How might we ensure that all children in Cincinnati thrive?
Cincinnati Children’s Hospital Medical Center (CCHMC) is ranked as one of the nation’s top children’s hospitals, but their headquarters are situated in a neighborhood with one of the nation’s highest infant mortality rates. CCHMC couldn’t improve health outcomes in Avondale without working with residents, but the hospital had to start by rebuilding their relationship with the neighborhood.
We knew traditional forms of community engagement wouldn’t go deep enough for this project. To truly understand the barriers, needs and interests of families that used community health services, we asked local parents – a group typically approached as research subjects – to help us define and frame the work as peer researchers. Read the full case study.
Our work included:
- Developing a research methodology that merged Community-Based Participatory Research with Ethnography
- Training peer researchers to conduct interviews, co-develop research guide and collect data using photovoice, a group analysis method that combines photography with grassroots social action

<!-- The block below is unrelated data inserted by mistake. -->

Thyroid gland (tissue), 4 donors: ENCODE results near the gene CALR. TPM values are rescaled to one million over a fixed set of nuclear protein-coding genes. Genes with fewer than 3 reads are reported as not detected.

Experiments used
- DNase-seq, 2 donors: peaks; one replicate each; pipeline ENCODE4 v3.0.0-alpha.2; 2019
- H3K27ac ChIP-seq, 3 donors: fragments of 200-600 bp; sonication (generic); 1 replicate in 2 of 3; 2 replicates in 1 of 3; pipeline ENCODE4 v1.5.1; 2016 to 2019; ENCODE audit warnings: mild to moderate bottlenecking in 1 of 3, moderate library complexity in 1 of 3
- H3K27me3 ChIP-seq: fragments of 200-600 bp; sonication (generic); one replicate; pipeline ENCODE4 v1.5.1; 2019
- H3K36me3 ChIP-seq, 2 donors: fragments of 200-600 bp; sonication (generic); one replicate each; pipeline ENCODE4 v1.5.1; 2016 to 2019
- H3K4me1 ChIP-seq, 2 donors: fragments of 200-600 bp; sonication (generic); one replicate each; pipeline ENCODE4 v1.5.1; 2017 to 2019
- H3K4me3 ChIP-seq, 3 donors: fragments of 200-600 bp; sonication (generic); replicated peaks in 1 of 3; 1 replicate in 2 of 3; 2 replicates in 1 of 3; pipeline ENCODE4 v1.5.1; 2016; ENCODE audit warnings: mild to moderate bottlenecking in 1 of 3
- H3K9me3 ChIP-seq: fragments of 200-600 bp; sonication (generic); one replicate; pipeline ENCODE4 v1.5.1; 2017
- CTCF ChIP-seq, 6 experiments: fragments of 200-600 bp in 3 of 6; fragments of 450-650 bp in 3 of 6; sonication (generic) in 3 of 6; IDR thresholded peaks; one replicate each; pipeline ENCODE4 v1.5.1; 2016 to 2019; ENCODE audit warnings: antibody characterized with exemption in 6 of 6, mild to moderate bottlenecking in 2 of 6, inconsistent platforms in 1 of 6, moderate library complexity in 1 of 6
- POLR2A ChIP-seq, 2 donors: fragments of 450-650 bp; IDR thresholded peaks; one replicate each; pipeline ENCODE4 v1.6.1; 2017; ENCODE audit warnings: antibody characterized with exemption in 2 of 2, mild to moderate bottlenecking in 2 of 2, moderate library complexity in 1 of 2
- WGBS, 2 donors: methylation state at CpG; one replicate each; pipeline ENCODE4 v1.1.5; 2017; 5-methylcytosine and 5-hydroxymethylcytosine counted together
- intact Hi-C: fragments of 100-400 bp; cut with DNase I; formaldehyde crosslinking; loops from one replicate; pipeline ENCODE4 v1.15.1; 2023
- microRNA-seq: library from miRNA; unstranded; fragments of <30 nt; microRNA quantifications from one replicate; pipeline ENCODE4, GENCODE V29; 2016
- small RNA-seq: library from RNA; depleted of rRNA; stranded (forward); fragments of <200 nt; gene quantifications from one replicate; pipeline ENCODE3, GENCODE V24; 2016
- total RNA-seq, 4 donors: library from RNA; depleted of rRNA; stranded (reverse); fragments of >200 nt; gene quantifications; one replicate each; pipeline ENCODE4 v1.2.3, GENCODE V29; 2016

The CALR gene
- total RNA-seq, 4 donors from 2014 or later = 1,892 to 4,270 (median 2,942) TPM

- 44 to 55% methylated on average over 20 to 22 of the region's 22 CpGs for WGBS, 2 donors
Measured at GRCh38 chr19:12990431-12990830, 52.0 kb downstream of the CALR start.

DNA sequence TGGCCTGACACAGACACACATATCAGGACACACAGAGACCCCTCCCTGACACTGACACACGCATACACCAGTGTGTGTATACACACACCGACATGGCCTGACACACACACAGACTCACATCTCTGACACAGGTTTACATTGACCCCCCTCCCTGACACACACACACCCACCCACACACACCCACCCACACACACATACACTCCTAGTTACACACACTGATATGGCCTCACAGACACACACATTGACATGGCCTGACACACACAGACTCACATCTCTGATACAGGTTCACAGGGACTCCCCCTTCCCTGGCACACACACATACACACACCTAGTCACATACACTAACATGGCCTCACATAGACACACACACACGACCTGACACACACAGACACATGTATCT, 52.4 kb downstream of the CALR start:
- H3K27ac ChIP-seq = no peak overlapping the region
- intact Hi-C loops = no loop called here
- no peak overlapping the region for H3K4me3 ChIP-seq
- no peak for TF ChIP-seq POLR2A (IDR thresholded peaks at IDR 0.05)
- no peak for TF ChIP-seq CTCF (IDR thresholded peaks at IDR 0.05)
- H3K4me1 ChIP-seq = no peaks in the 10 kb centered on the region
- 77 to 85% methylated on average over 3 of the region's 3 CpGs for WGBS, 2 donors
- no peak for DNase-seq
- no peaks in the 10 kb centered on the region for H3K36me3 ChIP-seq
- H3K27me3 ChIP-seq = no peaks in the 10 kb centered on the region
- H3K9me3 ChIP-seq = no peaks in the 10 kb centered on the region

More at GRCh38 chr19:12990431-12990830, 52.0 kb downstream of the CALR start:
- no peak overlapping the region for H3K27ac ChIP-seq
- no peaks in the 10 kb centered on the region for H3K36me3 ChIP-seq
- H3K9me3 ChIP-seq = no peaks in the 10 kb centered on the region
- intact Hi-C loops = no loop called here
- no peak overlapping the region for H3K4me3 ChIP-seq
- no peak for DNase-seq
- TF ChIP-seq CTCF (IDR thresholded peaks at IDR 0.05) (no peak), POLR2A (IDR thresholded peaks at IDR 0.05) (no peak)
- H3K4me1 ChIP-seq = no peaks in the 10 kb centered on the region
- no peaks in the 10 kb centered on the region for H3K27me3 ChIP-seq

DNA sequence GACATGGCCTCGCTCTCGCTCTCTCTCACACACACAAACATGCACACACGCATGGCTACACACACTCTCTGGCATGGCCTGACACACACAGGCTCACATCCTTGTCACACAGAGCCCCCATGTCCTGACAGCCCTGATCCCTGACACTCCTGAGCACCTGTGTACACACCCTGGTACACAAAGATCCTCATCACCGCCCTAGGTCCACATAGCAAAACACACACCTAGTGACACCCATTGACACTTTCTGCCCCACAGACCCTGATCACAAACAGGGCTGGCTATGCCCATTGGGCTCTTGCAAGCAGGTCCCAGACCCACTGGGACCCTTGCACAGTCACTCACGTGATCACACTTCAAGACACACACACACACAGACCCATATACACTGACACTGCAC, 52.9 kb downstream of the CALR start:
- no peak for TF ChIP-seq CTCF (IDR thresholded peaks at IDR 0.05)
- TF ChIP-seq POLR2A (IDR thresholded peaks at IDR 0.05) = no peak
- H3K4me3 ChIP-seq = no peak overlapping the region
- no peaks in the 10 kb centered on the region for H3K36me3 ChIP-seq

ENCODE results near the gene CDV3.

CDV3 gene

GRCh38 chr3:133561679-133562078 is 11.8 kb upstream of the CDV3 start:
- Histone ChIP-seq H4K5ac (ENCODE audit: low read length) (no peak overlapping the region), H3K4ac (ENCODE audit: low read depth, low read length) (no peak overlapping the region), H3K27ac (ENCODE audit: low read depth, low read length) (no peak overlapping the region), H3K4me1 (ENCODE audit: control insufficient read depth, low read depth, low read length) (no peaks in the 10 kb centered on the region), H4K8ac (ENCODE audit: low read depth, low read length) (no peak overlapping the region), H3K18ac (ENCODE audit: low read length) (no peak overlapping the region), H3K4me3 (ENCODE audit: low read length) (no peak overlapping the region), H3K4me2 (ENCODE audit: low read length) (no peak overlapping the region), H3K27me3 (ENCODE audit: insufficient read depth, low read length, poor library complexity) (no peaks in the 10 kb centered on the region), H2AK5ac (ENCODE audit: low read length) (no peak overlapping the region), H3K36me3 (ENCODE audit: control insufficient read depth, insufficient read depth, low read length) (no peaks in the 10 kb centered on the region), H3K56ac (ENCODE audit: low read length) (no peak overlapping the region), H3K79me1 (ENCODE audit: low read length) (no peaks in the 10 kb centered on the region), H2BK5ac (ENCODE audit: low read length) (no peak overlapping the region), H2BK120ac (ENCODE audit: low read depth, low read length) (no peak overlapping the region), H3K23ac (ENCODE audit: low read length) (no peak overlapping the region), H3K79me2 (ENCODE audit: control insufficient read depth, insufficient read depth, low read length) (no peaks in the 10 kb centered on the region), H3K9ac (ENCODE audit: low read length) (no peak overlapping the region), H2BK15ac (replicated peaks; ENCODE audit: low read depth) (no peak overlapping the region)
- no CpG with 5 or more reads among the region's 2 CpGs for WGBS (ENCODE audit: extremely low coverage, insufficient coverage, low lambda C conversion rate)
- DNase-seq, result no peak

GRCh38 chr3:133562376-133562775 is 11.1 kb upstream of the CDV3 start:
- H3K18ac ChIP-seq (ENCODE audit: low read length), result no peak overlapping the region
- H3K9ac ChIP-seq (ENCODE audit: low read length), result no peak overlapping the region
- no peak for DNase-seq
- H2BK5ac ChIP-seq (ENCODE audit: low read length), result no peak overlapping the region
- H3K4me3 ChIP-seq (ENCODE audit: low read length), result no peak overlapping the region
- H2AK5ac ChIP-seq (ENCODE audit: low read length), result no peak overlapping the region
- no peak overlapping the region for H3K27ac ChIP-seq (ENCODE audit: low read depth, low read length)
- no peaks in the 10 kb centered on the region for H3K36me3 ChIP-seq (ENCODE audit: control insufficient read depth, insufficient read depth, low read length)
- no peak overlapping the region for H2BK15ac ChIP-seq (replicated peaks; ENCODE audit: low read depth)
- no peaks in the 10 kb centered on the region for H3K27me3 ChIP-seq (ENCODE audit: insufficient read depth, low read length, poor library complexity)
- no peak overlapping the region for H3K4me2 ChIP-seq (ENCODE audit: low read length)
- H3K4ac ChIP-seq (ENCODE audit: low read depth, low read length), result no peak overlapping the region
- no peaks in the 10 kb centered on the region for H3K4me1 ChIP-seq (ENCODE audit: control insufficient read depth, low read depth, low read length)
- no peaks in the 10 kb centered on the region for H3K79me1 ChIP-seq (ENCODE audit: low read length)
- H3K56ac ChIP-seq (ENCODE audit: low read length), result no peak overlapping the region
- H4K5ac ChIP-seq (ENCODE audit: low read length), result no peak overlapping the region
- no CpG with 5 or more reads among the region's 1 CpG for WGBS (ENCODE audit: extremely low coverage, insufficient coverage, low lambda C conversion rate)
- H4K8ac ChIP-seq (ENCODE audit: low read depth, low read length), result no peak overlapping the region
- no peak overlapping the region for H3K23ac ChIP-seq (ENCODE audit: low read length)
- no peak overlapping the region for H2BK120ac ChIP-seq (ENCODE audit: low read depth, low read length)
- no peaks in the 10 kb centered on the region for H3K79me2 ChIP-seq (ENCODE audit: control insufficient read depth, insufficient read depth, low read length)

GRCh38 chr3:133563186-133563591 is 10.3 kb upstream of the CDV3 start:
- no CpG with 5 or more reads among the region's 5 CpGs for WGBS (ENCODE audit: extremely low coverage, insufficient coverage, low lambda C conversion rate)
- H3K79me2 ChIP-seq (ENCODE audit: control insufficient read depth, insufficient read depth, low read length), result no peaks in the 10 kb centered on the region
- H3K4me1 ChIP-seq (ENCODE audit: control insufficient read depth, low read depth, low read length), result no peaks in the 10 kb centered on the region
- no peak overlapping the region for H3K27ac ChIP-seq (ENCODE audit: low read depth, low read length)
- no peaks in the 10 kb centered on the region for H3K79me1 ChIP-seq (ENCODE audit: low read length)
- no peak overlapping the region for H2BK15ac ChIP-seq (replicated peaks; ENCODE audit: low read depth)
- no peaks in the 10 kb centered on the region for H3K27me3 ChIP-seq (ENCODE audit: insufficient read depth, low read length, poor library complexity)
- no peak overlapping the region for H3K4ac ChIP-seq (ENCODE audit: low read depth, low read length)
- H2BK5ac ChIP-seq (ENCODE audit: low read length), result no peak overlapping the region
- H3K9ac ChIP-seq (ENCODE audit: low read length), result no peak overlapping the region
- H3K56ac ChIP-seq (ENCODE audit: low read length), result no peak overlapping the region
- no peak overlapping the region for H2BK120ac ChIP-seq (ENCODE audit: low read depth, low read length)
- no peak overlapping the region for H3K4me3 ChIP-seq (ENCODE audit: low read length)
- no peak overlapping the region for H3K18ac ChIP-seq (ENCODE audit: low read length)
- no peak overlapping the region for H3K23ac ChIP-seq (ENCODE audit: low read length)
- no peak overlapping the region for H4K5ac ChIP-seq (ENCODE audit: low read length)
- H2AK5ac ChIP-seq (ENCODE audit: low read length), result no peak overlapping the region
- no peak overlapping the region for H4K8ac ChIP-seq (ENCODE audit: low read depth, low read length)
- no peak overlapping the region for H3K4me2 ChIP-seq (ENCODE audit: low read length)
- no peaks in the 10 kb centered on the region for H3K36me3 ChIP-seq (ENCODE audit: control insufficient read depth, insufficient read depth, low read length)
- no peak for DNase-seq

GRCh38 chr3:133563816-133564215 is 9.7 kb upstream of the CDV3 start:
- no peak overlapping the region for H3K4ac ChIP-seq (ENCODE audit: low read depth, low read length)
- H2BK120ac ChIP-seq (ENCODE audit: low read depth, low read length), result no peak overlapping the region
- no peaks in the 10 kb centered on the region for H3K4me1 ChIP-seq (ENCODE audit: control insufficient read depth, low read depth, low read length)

- Vetting ideas with peer researchers, caretakers and community partners as experts
- Coaching community partners through prototyping six concepts
The project produced a series of concepts that addressed a range of health-related issues. Parents led the implementation of six of the ideas, which they tested in their own communities. One of those ideas, a resident advocacy model called Justice Promoters, was further explored as an in-depth pilot in 2018.
In the initial pilot of Justice Promoters, resident advocates and DI looked at housing insecurity, one of the root causes of poor health outcomes in Avondale. The team found that evictions often stemmed from tenants not understanding their lease agreement and housing rights. The solution: a co-designed, peer-to-peer facilitated “Decoding Your Lease” prototype tool.
The success and Decoding Your Lease and Justice Promoters model is now being studied for other neighborhoods and to address other root cause issues like Criminal Record Expungement and Navigating Safe Housing for Immigrants.
2015 – Ongoing
I am a mother—yes, I was a peer researcher. I also work to survive. I work two jobs. I share myself at every meeting: my views, my life, my story. Yet to hear others, to allow others to share their story, it brings the purpose of this effort to a higher level.